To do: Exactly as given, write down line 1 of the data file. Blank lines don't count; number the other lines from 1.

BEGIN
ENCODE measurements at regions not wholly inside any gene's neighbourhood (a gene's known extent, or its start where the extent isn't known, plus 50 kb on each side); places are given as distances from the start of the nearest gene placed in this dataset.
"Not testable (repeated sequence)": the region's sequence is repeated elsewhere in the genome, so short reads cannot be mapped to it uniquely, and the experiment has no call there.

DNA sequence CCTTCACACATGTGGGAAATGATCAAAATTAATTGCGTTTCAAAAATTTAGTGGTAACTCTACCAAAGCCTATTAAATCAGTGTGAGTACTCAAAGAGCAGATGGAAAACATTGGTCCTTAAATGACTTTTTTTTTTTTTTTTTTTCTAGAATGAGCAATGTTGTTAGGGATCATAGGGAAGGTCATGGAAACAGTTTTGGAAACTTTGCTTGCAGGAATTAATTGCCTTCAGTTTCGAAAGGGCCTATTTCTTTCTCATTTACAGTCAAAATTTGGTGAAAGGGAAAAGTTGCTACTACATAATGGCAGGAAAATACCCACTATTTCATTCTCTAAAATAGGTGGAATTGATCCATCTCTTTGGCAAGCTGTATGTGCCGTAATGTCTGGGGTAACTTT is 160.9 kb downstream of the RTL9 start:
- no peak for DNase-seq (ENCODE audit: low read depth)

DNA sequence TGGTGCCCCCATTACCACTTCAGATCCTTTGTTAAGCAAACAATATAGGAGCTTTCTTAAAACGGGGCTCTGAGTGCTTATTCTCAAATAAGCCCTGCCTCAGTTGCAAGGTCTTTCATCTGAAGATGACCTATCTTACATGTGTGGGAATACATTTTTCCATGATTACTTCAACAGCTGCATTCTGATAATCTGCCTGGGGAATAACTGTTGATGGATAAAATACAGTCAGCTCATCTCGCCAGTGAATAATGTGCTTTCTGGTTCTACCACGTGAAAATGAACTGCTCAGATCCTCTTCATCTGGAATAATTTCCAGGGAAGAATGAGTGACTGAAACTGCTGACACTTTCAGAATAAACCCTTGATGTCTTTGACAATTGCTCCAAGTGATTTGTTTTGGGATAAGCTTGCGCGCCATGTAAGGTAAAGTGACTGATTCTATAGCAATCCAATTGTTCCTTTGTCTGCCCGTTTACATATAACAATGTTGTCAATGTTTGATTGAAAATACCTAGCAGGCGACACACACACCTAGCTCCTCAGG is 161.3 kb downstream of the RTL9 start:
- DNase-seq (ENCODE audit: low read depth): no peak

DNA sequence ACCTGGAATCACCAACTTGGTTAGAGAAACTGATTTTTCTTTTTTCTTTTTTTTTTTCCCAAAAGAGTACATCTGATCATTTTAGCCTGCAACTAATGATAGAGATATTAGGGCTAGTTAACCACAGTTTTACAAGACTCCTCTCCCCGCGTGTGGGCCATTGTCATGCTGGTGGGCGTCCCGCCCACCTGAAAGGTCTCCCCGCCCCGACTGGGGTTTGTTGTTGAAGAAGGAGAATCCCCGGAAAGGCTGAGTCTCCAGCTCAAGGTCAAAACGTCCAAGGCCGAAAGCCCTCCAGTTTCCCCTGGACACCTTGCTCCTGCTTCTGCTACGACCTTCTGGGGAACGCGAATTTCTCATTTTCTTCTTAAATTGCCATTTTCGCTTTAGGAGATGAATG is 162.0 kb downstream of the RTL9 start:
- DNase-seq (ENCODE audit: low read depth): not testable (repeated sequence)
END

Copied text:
ENCODE measurements at regions not wholly inside any gene's neighbourhood (a gene's known extent, or its start where the extent isn't known, plus 50 kb on each side); places are given as distances from the start of the nearest gene placed in this dataset.